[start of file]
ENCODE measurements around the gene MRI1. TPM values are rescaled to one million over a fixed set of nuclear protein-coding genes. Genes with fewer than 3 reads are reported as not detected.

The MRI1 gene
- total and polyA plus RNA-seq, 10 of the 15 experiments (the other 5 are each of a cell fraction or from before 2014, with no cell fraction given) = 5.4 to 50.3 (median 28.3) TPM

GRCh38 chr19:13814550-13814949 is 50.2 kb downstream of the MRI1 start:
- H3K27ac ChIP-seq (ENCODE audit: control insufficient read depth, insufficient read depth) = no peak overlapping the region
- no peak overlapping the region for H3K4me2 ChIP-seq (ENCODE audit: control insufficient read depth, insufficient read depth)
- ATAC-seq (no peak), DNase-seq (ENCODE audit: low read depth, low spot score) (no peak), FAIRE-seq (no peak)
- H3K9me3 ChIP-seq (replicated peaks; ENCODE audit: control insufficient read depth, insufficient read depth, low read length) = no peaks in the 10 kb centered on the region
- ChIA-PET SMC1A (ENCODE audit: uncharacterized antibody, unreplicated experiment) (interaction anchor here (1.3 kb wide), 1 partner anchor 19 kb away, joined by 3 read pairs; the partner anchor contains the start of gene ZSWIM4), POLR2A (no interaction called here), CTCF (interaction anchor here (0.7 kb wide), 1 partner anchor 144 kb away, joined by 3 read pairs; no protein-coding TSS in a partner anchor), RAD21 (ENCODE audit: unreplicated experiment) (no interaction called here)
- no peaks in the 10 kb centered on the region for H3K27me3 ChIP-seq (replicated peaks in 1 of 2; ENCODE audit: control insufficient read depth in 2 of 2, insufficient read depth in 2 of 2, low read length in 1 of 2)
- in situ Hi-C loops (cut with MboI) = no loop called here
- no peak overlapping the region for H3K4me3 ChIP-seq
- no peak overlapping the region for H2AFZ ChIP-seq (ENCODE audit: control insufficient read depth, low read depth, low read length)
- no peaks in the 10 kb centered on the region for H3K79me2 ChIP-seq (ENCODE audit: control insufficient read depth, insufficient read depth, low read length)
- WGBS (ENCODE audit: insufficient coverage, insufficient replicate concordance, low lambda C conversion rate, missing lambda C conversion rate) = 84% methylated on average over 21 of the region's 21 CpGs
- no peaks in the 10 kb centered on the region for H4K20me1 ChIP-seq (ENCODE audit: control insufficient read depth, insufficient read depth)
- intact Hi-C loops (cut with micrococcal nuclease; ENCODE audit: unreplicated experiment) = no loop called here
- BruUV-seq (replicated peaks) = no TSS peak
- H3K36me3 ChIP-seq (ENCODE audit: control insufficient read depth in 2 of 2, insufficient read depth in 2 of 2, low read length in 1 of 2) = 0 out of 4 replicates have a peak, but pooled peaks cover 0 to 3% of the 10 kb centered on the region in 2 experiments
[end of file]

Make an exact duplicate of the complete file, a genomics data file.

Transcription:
ENCODE measurements around the gene MRI1. TPM values are rescaled to one million over a fixed set of nuclear protein-coding genes. Genes with fewer than 3 reads are reported as not detected.

The MRI1 gene
- total and polyA plus RNA-seq, 10 of the 15 experiments (the other 5 are each of a cell fraction or from before 2014, with no cell fraction given) = 5.4 to 50.3 (median 28.3) TPM

GRCh38 chr19:13814550-13814949 is 50.2 kb downstream of the MRI1 start:
- H3K27ac ChIP-seq (ENCODE audit: control insufficient read depth, insufficient read depth) = no peak overlapping the region
- no peak overlapping the region for H3K4me2 ChIP-seq (ENCODE audit: control insufficient read depth, insufficient read depth)
- ATAC-seq (no peak), DNase-seq (ENCODE audit: low read depth, low spot score) (no peak), FAIRE-seq (no peak)
- H3K9me3 ChIP-seq (replicated peaks; ENCODE audit: control insufficient read depth, insufficient read depth, low read length) = no peaks in the 10 kb centered on the region
- ChIA-PET SMC1A (ENCODE audit: uncharacterized antibody, unreplicated experiment) (interaction anchor here (1.3 kb wide), 1 partner anchor 19 kb away, joined by 3 read pairs; the partner anchor contains the start of gene ZSWIM4), POLR2A (no interaction called here), CTCF (interaction anchor here (0.7 kb wide), 1 partner anchor 144 kb away, joined by 3 read pairs; no protein-coding TSS in a partner anchor), RAD21 (ENCODE audit: unreplicated experiment) (no interaction called here)
- no peaks in the 10 kb centered on the region for H3K27me3 ChIP-seq (replicated peaks in 1 of 2; ENCODE audit: control insufficient read depth in 2 of 2, insufficient read depth in 2 of 2, low read length in 1 of 2)
- in situ Hi-C loops (cut with MboI) = no loop called here
- no peak overlapping the region for H3K4me3 ChIP-seq
- no peak overlapping the region for H2AFZ ChIP-seq (ENCODE audit: control insufficient read depth, low read depth, low read length)
- no peaks in the 10 kb centered on the region for H3K79me2 ChIP-seq (ENCODE audit: control insufficient read depth, insufficient read depth, low read length)
- WGBS (ENCODE audit: insufficient coverage, insufficient replicate concordance, low lambda C conversion rate, missing lambda C conversion rate) = 84% methylated on average over 21 of the region's 21 CpGs
- no peaks in the 10 kb centered on the region for H4K20me1 ChIP-seq (ENCODE audit: control insufficient read depth, insufficient read depth)
- intact Hi-C loops (cut with micrococcal nuclease; ENCODE audit: unreplicated experiment) = no loop called here
- BruUV-seq (replicated peaks) = no TSS peak
- H3K36me3 ChIP-seq (ENCODE audit: control insufficient read depth in 2 of 2, insufficient read depth in 2 of 2, low read length in 1 of 2) = 0 out of 4 replicates have a peak, but pooled peaks cover 0 to 3% of the 10 kb centered on the region in 2 experiments